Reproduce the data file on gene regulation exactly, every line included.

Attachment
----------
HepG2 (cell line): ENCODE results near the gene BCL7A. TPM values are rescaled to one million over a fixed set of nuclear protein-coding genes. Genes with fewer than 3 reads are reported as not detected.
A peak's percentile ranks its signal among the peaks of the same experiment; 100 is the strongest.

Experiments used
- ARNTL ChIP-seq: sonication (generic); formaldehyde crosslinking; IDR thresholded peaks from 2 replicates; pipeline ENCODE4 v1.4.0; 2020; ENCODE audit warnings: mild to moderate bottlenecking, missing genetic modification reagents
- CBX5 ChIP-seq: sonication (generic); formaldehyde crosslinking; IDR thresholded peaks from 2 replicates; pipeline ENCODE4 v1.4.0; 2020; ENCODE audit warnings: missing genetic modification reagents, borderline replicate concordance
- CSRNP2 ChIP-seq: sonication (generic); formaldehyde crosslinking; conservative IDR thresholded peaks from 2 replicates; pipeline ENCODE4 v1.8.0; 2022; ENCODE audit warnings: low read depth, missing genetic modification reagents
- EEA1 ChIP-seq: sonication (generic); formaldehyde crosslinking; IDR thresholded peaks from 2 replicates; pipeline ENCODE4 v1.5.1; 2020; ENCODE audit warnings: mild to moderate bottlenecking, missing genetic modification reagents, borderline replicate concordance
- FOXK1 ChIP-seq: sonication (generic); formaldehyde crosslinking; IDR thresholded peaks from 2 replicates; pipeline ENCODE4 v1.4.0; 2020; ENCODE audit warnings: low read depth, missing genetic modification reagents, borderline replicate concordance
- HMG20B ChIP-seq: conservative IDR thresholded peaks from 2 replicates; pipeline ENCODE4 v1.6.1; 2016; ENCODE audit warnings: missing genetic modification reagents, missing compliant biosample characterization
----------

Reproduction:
HepG2 (cell line): ENCODE results near the gene BCL7A. TPM values are rescaled to one million over a fixed set of nuclear protein-coding genes. Genes with fewer than 3 reads are reported as not detected.
A peak's percentile ranks its signal among the peaks of the same experiment; 100 is the strongest.

Experiments used
- ARNTL ChIP-seq: sonication (generic); formaldehyde crosslinking; IDR thresholded peaks from 2 replicates; pipeline ENCODE4 v1.4.0; 2020; ENCODE audit warnings: mild to moderate bottlenecking, missing genetic modification reagents
- CBX5 ChIP-seq: sonication (generic); formaldehyde crosslinking; IDR thresholded peaks from 2 replicates; pipeline ENCODE4 v1.4.0; 2020; ENCODE audit warnings: missing genetic modification reagents, borderline replicate concordance
- CSRNP2 ChIP-seq: sonication (generic); formaldehyde crosslinking; conservative IDR thresholded peaks from 2 replicates; pipeline ENCODE4 v1.8.0; 2022; ENCODE audit warnings: low read depth, missing genetic modification reagents
- EEA1 ChIP-seq: sonication (generic); formaldehyde crosslinking; IDR thresholded peaks from 2 replicates; pipeline ENCODE4 v1.5.1; 2020; ENCODE audit warnings: mild to moderate bottlenecking, missing genetic modification reagents, borderline replicate concordance
- FOXK1 ChIP-seq: sonication (generic); formaldehyde crosslinking; IDR thresholded peaks from 2 replicates; pipeline ENCODE4 v1.4.0; 2020; ENCODE audit warnings: low read depth, missing genetic modification reagents, borderline replicate concordance
- HMG20B ChIP-seq: conservative IDR thresholded peaks from 2 replicates; pipeline ENCODE4 v1.6.1; 2016; ENCODE audit warnings: missing genetic modification reagents, missing compliant biosample characterization